Creo also have passive traits and abilities. Traits affect battle while abilities assist your evoker in the over world. Traits can have a variety of effects, like Pokémon abilities, and can be changed. For example, some traits will allow your creo to recover HP if they’re hit with an element that they share. So one of my fire creo will recover HP if they are hit with a fire-type move in combat. If I know I will not be fighting a fire-type creo evoker, I can change the trait to something that will benefit me a little more.
Abilities are wonderful. I honestly think that the system is a lot nicer than forcing the player to sacrifice a monster to use as a tool to progress. In EvoCreo, you have to fly, surf, and cross several hazards in order to progress. However, these are traits that your creo learn naturally. Of course, without the help of the wiki, I would have had no idea what abilities what creo had and which ones I needed to progress, but that’s a side note. One thing I really enjoyed was the ability to ride my monsters. It increased my travel speed and it was just a nice touch that added to the gameplay. You can often see other creo evokers on the map riding their beasts or crossing water by surfing.
You can have a maximum of five creo with you. The others you capture are sent into a PC (sound familiar?) back at the EvoCo Center. I do have to give a huge thumbs up to the game for organizing the PC boxes by type and automatically putting the creo into the appropriate boxes. I saved my OCD-ridden self some time when I learned I didn’t have to sit and name, sort, and organize boxes in this fashion. Thank you, EvoCreo.
As with other monster hunter games, you can switch your monsters out in battle to avoid losing them or to better face off against an opponent. This is especially handy if you have to grind a newly-captured creo up to level with the others. The only downside is that a creo’s level will increase VERY slowly if they are not loyal to you. It’s always a good idea to grind in a low level area until your new monster’s loyalty bar is maxed out before trying to grind in higher level areas.
Battling is, again, pretty standard. Other than the moves charging up, there’s very little to be said about their combat system that would make them stand out as unique. The monsters throw moves at one another based on what you select and they aim to knock each other out until one evoker has no creo left in their party. In EvoCreo, afflictions are far more powerful than outright attacks. You can hit an opponent with poison twice, for example, and the condition will worsen, causing more damage between turns. The creo can also suffer from up to three conditions at once, which can either be awesome or very frustrating. These conditions will carry on from battle to battle until they cure themselves or you cure them. Since currency is a little harder to obtain and prices are high, this can become very painful for progression. Buffs can also stack up- such as shell and regain -so it’s a nice balance in that regard.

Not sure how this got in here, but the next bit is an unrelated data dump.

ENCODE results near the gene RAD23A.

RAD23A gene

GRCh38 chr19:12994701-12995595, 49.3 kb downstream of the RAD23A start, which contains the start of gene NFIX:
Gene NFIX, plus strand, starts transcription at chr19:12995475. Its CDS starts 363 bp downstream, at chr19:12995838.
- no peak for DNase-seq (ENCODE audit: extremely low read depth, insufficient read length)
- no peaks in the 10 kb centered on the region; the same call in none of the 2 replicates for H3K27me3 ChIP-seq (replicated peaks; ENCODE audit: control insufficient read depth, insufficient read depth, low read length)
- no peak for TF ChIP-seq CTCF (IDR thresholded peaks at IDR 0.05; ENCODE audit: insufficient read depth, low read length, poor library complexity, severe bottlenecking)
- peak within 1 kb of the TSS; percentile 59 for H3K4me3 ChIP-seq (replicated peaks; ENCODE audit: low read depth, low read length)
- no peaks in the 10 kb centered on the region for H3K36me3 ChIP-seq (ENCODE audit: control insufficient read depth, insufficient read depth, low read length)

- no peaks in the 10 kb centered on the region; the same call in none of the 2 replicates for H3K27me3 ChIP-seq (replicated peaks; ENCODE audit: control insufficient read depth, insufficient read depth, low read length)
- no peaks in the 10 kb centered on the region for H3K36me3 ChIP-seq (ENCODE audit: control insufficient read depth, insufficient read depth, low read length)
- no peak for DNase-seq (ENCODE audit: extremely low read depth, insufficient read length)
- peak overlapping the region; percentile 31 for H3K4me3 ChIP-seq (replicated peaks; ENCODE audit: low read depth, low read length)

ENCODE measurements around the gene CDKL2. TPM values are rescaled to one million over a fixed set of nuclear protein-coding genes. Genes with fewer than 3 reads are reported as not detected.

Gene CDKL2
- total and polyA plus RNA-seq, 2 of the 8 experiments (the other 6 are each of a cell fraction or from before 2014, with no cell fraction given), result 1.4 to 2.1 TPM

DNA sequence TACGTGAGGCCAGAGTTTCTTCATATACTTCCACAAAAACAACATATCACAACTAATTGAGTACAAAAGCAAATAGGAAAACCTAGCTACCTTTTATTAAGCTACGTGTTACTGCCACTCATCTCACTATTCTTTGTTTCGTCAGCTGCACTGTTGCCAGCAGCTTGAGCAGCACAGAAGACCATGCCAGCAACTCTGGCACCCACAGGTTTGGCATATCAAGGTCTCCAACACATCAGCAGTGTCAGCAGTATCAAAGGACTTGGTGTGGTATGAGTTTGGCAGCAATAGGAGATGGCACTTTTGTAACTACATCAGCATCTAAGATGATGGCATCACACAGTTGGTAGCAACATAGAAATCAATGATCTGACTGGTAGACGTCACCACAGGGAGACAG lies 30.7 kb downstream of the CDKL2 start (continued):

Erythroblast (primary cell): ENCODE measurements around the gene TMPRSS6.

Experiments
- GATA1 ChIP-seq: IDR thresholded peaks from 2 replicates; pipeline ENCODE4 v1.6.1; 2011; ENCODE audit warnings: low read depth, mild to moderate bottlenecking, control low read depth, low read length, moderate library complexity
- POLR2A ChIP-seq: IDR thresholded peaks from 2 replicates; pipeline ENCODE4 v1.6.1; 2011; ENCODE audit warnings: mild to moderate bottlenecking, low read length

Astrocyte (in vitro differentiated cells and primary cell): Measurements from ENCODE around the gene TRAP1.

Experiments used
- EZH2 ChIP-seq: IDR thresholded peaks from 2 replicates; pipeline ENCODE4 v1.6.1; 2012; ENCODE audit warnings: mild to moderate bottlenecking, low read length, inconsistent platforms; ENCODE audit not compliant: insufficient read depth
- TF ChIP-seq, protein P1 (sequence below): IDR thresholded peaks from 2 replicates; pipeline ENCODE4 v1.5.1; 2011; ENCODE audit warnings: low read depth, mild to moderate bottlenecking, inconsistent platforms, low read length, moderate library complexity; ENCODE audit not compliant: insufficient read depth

The presentation in EvoCreo is really hit or miss. Visually, the game looks great for an iOS platform but the painful similarity to Pokémon in some of the sprite and monster designs makes it a little uncomfortable. The world map is so similar to Kanto from Pokemon right down to having a Pokemon graveyard, the starting city being in the exact same place, and the layout of areas being nearly identical that I can’t give EvoCreo full credit for it. That aside, the environments do look very nice and most of the monster designs are very creative and fun to look at. They even made genetically modified and (…sigh…) shiny versions of the monsters to give them some visual diversity from monster to monster. I was lucky enough to find a shiny creo early on in the game. It was a nice surprise.
The music isn’t bad, but it’s not memorable either. It has a nice soundtrack that fills the silence well enough. If you need white noise, I’d recommend finding the soundtrack on Youtube and giving it a listen. That said, there is a real lack of sound effects and that can be a little distracting at times. The monsters have no cries, the attacks have no sound effects when used, and there’s no music when an evoker spots you. The background soundtrack goes quiet while the evoker speaks to you and it’s a little jarring to transition from a peaceful world map score into the more energetic battle theme.
All in all, EvoCreo is a harmless little knock-off of a far more successful game. The creator openly acknowledges this in their wiki page, but they were more trying to improve on Pokémon rather than rip it off directly. I can honestly say that I respect what EvoCreo is trying to do. It was ambitious in its own right and it’s clear that a lot of effort was put into the game and some of the mechanics. The monster build system is one I would honestly love to see in other games to come. I would have liked to see a more interesting story, maybe focusing on the war rather than having it serve as exposition. Instead, taking on gyms to progress through a monster league while fighting a team of monster-stealing criminals is something I’ve done a hundred times over. The things EvoCreo borrowed were, if anything, dumbed down, but the elements that they added to the monster training formula were honestly impressive.
I can’t say I would go out of the way to suggest this game, but it’s a harmless way to kill time and if anything, it’s fun to have in my pocket for a long commute.
+ Impressive sprites for a mobile game.
+ Naturally, a lot of interesting monsters to capture and train due to similarities to Pokémon.
+ Monsters can be used to travel without the need for HM's or similar mechanics.
+ Monster customization is a unique way of building your monsters for battle.
+ Interesting evolution mechanics allow for several different monsters out of the same base monster.
- It's really, really trying to be Pokémon.
- Formulaic story.
- In game purchases.
- Several glitches like the opponent's monster's sprite outright vanishing during combat.